16. The method of claim 15, wherein the first and second layers have horizontally opposed sides and the horizontally opposed sides of said first layer of slices are within the horizontally opposed sides of the second layer, thereby creating a contoured floor of the excavated deposit that tapers outward and upward from said first layer to said second layer.
17. A mining method primarily intended for mining coal and other deposits, comprising:
(a) providing an entry adjacent to at least a portion of the deposit to be mined;
(b) extracting through said entry a first, substantially horizontal layer of adjacent slices from the deposit, each of said slices extending in a substantially horizontal plane and having an upper and lower surface, each of said slices being formed by the steps of:
(i) drilling a substantially horizontal borehole from said entry extending through the length of the slice to be extracted; and
(ii) introducing a water jet into said borehole and extracting said thin horizontal slice of deposit extending laterally from said borehole by means of said water jet;
the upper and lower surfaces of said slides forming a substantially continuous roof and floor, respectively, above and below said slices, the vertical separation between said surfaces being sufficiently small that elastic downward deformation of said roof due to settling will cause a portion of said roof to contact and be supported by a portion of said floor; and
(c) subsequently extracting through said entry at least a second layer from the deposit in accordance with the method of (b), said second layer comprising a number of adjacent, horizontally-extending slices in a substantially horizontal plane immediately below the floor of the first layer of slices, each slice of said second layer having a lower surface with the lower surfaces of the slices of said second layer forming a substantially continuous floor wherein the vertical thickness and location of said slices of said second layer with respect to the slices of said first layer are such that elastic downward deformation of the roof of said first layer due to settling will cause a portion of said roof to contact and be supported by a portion of the floor of the second layer of slices.
18. A mining method primarily intended for mining coal and other deposits, comprising:
(a) providing an entry adjacent to at least a portion of the deposit to be mined;
(b) extracting through said entry a first, substantially horizontal layer of adjacent, rectangular slices from the deposit, each of said slices extending in a substantially horizontal plane and having an upper and lower surface, each of said slices being formed by the steps of:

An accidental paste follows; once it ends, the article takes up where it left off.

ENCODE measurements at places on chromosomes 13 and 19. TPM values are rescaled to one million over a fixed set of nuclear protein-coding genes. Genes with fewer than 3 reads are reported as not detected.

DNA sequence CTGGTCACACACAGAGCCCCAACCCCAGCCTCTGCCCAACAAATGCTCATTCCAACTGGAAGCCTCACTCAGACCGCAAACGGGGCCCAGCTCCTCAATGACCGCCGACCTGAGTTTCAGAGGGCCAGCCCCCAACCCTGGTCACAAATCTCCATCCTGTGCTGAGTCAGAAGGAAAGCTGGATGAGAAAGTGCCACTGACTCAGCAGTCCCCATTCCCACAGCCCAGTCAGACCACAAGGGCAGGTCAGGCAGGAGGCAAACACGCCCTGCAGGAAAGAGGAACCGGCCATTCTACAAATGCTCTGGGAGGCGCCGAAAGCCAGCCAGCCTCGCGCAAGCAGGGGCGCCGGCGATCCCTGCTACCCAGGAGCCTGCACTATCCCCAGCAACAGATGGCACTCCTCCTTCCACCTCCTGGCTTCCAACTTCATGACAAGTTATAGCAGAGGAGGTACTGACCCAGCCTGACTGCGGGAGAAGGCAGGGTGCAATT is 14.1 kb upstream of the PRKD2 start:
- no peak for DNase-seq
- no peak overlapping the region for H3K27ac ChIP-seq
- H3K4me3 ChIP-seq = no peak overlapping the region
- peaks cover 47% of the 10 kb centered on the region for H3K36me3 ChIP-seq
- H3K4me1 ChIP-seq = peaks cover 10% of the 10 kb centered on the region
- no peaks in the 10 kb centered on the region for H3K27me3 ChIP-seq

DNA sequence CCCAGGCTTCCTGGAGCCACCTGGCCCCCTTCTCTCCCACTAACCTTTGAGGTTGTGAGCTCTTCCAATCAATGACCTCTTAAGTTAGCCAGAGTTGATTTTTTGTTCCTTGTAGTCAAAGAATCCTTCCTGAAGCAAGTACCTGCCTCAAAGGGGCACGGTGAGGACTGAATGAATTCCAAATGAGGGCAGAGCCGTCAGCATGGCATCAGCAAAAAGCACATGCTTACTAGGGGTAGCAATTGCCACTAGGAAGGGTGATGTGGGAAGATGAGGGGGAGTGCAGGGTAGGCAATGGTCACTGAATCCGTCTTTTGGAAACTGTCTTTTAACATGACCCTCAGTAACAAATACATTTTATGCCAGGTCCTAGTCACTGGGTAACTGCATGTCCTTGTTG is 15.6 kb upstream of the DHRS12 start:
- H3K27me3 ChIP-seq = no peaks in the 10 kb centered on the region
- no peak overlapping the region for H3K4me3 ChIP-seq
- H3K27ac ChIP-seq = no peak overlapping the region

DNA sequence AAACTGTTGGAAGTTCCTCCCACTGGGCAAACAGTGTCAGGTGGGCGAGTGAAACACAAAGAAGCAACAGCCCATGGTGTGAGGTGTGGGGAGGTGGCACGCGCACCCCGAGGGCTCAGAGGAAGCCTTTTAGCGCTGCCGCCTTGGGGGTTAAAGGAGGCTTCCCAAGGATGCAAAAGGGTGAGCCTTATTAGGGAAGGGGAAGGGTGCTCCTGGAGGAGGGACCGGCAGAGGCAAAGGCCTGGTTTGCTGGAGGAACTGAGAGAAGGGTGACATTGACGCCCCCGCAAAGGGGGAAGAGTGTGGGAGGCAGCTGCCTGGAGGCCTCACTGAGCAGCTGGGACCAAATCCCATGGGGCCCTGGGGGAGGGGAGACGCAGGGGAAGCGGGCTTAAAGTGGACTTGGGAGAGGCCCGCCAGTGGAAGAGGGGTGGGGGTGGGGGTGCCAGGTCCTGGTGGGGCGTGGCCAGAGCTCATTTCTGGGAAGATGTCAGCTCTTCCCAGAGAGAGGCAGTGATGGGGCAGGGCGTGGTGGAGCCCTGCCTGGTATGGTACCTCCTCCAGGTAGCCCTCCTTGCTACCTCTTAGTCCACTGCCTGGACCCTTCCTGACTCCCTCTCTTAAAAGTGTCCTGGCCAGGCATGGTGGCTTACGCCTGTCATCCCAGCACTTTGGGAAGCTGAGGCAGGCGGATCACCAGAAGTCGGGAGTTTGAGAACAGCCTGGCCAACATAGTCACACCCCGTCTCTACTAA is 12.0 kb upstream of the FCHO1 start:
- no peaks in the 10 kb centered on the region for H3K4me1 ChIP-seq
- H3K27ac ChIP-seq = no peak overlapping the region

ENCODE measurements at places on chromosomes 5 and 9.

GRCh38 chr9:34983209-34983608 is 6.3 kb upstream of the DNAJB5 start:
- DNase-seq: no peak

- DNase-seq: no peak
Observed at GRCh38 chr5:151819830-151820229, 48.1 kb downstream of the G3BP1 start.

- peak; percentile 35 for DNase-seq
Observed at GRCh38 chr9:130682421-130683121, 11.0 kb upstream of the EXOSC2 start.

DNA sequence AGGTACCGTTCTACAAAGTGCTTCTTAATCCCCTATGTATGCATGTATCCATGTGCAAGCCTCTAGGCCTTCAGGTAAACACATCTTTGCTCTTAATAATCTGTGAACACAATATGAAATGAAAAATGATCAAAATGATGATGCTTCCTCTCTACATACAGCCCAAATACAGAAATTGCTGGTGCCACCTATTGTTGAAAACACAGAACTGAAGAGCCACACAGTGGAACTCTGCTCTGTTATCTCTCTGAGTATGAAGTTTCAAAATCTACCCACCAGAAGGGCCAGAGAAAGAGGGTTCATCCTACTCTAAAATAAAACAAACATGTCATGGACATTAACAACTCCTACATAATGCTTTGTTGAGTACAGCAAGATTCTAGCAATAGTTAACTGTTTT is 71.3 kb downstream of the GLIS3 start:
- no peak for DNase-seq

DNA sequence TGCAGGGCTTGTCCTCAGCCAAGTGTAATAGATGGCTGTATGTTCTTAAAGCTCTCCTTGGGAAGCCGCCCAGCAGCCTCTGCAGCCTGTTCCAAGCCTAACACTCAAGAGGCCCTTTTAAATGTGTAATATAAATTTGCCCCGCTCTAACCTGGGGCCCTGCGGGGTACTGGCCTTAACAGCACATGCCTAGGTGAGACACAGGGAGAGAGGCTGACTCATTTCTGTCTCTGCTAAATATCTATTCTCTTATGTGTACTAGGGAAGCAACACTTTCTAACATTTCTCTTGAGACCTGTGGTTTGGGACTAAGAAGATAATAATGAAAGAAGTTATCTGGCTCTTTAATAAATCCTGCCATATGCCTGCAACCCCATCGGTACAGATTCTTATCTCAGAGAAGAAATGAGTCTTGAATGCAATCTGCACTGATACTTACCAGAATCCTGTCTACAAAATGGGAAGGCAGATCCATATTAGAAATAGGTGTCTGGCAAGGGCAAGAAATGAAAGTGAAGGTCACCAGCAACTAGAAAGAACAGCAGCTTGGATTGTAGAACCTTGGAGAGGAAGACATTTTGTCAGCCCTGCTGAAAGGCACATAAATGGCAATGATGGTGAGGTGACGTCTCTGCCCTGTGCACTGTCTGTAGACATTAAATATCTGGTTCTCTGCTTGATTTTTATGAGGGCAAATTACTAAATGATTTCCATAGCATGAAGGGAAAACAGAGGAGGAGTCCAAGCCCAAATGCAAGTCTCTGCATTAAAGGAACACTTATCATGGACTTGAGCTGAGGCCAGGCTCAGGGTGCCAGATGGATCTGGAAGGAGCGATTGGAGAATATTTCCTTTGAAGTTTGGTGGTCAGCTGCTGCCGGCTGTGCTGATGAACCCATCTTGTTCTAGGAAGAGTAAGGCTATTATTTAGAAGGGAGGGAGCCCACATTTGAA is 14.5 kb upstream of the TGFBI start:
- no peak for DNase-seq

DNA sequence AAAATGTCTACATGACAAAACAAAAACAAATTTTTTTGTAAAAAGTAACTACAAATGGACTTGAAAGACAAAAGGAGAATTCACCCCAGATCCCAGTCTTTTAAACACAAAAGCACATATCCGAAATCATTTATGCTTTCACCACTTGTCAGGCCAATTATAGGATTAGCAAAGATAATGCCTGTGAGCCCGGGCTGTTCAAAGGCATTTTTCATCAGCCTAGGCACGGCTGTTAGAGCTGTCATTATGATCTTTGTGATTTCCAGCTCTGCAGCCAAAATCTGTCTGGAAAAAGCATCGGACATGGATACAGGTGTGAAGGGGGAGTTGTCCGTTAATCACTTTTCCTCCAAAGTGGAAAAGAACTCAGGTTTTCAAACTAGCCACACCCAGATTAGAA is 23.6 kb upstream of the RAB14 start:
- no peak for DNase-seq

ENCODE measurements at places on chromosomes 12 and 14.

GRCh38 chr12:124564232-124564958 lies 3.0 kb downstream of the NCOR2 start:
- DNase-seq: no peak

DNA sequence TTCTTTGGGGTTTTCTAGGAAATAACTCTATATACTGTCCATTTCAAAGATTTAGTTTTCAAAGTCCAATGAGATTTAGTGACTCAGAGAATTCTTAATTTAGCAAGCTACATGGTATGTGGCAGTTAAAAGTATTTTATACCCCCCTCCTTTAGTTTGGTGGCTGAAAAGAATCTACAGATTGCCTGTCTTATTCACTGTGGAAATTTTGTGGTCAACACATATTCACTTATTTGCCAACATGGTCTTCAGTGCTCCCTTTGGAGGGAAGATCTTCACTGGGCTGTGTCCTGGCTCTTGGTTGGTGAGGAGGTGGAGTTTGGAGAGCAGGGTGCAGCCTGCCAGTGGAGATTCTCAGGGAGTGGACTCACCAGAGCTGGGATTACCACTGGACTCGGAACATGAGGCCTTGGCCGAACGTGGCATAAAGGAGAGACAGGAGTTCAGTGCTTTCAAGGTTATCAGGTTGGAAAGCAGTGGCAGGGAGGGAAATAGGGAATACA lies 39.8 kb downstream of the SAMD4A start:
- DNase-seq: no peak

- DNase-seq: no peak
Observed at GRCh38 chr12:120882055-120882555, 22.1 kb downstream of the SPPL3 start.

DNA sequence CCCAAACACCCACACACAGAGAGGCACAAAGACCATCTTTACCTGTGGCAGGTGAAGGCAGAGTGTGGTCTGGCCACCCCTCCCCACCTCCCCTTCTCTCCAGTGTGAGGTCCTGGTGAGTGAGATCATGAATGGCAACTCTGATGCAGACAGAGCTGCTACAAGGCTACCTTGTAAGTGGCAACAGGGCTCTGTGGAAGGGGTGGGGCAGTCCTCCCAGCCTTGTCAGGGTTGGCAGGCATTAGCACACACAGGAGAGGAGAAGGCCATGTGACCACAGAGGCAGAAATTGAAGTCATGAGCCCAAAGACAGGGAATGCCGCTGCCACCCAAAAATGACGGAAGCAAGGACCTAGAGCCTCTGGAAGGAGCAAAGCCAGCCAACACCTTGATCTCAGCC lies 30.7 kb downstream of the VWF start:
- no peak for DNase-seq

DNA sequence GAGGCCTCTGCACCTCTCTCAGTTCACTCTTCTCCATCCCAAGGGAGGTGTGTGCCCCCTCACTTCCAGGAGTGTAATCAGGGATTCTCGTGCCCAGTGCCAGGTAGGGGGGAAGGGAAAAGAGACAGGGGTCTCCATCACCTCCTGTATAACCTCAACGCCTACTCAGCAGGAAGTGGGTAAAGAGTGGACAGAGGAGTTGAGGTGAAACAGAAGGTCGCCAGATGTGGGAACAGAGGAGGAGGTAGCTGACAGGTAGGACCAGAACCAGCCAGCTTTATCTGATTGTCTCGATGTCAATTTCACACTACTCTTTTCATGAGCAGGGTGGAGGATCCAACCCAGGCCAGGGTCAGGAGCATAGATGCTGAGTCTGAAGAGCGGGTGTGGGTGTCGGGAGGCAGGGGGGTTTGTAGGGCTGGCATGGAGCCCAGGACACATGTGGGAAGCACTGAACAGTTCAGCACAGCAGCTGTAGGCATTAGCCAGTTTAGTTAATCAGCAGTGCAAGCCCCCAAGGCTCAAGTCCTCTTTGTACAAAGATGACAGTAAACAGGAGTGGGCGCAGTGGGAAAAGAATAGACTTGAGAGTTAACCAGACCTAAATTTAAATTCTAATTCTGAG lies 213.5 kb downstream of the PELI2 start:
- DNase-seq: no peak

(i) drilling a substantially horizontal borehole from said entry extending along the midline of the rectangular slice to be extracted;
(ii) introducing a water jet into said borehole and cutting a thin rectangular slice extending laterally from opposing lateral sides of said borehole by means of said water jet, the slurry of deposit cut by said water jet being extracted through said borehole to said entry;
the upper and lower surfaces of said slices forming a substantially continuous roof and floor, respectively, above and below said slices, the vertical separation between said surfaces being sufficiently small that elastic downward deformation of said roof due to settling will cause a portion of said roof to contact and be supported by a portion of said floor; and
(c) subsequently extracting through said entry at lest a second layer from the deposit in accordance with the method of (b), said second layer comprising a number of adjacent, horizontally-extending, rectangular slices in a substantially horizontal plane immediately below the floor of the first layer of slices, each slice of said second layer having a lower surface with the lower surfaces of the slices of said second layer forming a substantially continuous floor wherein the vertical thickness and location of said slices of said second layer with respect to the slices of said first layer are such that elastic downward deformation of the roof of said first layer due to settling will cause a portion of said roof to contact and be supported by a portion of the floor of the second layer of slices.
19. The method of claim 18, wherein at least one slice in said second layer is not in vertical alignment with respect to the slices of the first layer, so that said slice in said second layer underlies portions of at least two slices in the first layer.